WATERVILLE — The Waterville Education Association is encouraging members to support the recall of Mayor Nick Isgro, saying in a letter that the mayor has brought an “unfortunate blemish” upon the city with his recent tweet attacking a Florida school shooting survivor and the tone he has set for the community.

“We do not take this position lightly, but we are very concerned about the tone our mayor has established as a leader for our city and the unfortunate blemish he has brought upon us,” reads the letter dated May 30 and sent to the 150 union members in the area. “His hateful comments on social media have not only brought our city unfortunate attention and bad publicity, but have created a divisive environment that our citizens do not deserve.”

Isgro, a second term Republican, is the subject of a recall election scheduled for June 12. The recall was initiated after backlash over the mayor’s tweet telling Parkland, Florida school shooting survivor David Hogg to “Eat it, Hogg!”

The post, which came in response to a news article about Fox News commentator Laura Ingraham losing sponsorships for disparaging comments she made about Hogg, was deleted by Isgro after criticisms began to surface, but it also brought attention to past social media posts he made attacking the pope, making a vulgar reference to anti-sexual harassment legislation and expressing anti-immigrant sentiments.

“Everyone knows this is not about a promptly-deleted comment on social media made in opposition to someone’s livelihood being attacked,” Isgro said in an email responding to questions about the union’s stance.

“This interest group that has endorsed my opponents in the past is trying to protect a big, big budget increase they are seeking, which represents 1/3 of the massive 13 percent tax increase that the city council will be asking working families and seniors to dig deep for.”

Isgro has framed the recall as being about the city budget and has accused city councilors of working behind the scenes on a 13 percent tax increase.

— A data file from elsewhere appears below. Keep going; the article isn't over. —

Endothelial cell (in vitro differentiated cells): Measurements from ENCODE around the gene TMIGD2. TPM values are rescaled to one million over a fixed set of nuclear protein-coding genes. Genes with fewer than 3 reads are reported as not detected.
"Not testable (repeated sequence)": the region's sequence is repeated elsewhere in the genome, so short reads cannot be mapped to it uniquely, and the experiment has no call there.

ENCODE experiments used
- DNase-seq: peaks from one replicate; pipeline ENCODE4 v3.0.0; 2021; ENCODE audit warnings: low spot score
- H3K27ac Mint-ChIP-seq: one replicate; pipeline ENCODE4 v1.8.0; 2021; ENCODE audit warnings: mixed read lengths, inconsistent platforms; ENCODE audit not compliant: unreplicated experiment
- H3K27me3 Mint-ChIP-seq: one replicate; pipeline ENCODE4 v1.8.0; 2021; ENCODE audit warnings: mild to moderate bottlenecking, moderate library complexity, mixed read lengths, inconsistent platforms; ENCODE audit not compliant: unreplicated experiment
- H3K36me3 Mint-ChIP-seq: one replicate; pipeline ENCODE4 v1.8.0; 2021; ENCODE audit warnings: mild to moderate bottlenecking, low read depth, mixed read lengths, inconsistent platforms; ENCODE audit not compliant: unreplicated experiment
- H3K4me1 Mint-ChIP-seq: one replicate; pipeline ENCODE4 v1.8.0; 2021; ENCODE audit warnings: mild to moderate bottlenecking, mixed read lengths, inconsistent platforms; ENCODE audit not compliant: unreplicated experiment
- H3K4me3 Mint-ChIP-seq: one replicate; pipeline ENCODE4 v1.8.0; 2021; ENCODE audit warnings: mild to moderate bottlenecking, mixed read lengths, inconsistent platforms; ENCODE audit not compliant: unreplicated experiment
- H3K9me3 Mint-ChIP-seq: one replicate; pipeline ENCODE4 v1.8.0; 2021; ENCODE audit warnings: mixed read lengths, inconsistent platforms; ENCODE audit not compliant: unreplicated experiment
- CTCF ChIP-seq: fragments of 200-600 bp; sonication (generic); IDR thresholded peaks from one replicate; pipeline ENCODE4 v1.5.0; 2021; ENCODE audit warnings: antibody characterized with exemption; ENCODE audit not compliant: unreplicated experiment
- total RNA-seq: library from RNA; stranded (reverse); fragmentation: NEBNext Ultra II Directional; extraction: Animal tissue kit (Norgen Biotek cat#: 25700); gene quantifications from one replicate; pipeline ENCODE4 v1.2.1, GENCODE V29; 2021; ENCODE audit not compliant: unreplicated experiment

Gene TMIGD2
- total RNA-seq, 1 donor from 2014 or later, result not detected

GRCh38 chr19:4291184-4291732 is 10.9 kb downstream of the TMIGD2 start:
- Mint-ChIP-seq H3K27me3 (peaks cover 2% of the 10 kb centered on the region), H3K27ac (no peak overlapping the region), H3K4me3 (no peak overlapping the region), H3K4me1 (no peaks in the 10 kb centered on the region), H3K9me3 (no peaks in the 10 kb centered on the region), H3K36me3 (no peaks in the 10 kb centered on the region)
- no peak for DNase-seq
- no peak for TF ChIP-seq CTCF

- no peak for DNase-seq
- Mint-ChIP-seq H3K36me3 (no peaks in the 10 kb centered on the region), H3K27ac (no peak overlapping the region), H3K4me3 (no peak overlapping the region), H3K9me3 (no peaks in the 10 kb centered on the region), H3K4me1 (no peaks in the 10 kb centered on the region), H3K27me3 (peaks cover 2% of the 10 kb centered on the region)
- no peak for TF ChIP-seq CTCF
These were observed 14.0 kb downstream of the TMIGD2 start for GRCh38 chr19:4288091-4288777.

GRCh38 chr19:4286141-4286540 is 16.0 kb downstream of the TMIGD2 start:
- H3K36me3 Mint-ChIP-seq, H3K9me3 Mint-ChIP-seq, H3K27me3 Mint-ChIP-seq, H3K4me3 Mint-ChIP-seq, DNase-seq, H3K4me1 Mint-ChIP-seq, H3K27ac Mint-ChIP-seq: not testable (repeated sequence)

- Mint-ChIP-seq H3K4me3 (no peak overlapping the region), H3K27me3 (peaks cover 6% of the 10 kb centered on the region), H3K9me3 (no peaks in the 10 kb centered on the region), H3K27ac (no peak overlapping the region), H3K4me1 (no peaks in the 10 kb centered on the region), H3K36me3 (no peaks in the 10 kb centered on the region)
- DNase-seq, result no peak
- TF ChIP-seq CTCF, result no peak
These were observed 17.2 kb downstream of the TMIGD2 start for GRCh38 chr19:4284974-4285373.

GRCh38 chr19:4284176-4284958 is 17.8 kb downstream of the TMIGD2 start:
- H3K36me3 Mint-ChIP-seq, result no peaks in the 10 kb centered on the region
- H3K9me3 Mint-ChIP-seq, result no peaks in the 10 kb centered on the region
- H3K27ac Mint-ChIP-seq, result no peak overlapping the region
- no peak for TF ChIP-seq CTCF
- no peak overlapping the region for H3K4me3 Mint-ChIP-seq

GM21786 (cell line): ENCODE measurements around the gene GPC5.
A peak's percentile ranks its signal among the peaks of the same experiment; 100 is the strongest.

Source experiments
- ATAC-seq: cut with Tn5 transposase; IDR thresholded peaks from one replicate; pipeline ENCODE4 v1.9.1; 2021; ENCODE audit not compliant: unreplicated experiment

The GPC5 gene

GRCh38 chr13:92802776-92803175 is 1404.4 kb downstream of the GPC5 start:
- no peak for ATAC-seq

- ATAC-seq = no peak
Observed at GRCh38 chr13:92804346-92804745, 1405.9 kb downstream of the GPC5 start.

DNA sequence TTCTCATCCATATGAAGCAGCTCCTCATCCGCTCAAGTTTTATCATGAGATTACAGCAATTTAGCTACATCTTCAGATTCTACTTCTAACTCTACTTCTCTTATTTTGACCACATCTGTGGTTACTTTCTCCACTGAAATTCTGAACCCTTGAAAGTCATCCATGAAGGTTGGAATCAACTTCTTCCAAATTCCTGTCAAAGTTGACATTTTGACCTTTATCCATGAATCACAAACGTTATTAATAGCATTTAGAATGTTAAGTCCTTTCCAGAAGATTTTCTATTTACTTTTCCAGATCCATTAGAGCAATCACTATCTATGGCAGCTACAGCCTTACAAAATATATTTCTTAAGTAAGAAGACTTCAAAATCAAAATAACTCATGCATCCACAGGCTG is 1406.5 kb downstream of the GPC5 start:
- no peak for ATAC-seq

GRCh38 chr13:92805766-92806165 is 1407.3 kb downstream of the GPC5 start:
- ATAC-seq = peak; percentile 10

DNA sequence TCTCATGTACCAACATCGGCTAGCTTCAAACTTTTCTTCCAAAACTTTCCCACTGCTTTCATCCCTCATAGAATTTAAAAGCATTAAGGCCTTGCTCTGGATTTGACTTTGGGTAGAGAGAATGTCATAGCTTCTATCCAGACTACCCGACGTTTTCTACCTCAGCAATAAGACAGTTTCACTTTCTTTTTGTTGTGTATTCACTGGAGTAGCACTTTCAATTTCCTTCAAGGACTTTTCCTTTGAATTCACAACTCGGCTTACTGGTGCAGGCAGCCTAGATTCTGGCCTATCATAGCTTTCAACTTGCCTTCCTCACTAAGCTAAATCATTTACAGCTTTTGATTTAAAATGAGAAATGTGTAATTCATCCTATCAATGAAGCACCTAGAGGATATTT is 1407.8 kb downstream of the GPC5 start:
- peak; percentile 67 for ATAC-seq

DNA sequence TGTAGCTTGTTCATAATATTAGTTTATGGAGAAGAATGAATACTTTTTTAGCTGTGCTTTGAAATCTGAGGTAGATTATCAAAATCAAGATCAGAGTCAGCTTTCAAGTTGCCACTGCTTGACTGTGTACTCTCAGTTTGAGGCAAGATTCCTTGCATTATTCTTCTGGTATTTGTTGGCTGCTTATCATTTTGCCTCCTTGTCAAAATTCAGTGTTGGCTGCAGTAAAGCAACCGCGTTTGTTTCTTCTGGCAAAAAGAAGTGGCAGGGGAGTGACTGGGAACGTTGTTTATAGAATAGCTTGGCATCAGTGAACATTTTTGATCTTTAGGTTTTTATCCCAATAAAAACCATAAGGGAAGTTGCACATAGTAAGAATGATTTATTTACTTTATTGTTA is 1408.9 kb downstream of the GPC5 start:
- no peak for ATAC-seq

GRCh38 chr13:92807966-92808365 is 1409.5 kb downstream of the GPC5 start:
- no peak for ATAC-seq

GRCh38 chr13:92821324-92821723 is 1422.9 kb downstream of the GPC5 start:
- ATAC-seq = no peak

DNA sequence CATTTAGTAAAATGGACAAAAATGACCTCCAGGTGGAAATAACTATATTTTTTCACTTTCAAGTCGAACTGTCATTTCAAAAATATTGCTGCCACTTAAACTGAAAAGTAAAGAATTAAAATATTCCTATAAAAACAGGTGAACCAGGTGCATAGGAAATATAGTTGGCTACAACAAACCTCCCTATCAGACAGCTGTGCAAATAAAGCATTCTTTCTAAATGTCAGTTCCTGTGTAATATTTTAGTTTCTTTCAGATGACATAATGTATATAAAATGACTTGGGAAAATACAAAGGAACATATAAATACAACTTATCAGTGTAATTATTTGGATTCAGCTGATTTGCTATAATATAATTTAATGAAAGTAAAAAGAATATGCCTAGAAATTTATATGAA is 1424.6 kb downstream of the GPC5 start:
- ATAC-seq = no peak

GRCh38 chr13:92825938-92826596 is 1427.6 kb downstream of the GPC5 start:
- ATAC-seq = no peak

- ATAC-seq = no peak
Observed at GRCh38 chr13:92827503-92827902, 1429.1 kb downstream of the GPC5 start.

Although initial versions of the city and school budget did call for such an increase, the school board has voted to tweak its budget and the city has also come up with a list of reductions that officials hope will bring the tax increase down from three mills to two.

City councilors are scheduled to take a first vote on the budget Tuesday and could vote to lower or increase the amount of the budget at that time.

“Just like the city council and their associated forces, this local chapter of a national lobbyist group is trying to avoid my promised budget veto by supporting divisive attempts to remove me from office — attempts that are financed by political groups out of Augusta,” Isgro said. “We should be working together to make sure spending priorities for our schools are addressed, not trying to make enemies and get people fired.”

Heather Duquette, vice president of the union, said their support of the recall is unrelated to the budget.

“It’s strictly related to his tweet and the behavior being displayed in response to it,” she said.

The letter says educators in Waterville Public Schools work hard every day to provide the best educational opportunities to all students, regardless of their backgrounds.

“Needless to say, we do not appreciate when a leader in our city such as Nick Isgro makes inappropriate and hateful comments against members of our community,” the letter said. “These comments reverberate through our schools creating a negative atmosphere, empower bullying and degrade respect for all human beings that we try to instill in our students.”

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Two school board members, Chairwoman Sara Sylvester and Joan Phillips-Sandy, hesitated to comment on the letter when contacted Friday.

“Whatever the voters vote for, I’m for,” Sylvester said. “I don’t really want to take a side. Whatever the city does and whatever voters want we will follow. As chair of the board I don’t think it’s right for me to say one way or another. I think I need to stay neutral and follow what the voters want.”

Phillips-Sandy also said the district is in the midst of negotiations with the union and thus she was not sure if it would be appropriate to comment on union business.

However, Julian Payne, a member of the school board who is also an Isgro supporter, said he was appalled to receive the letter in the mail Friday.

“I was shocked that such politically divisive material would be circulated around the time of graduation when things should be focused on the positive,” Payne said. “It was very disconcerting to me that the Waterville Education Association is getting involved in city politics, especially when the city has been working so hard on the budget.”

Rachel Ohm — 612-2368

[email protected]

Twitter: @rachel_ohm

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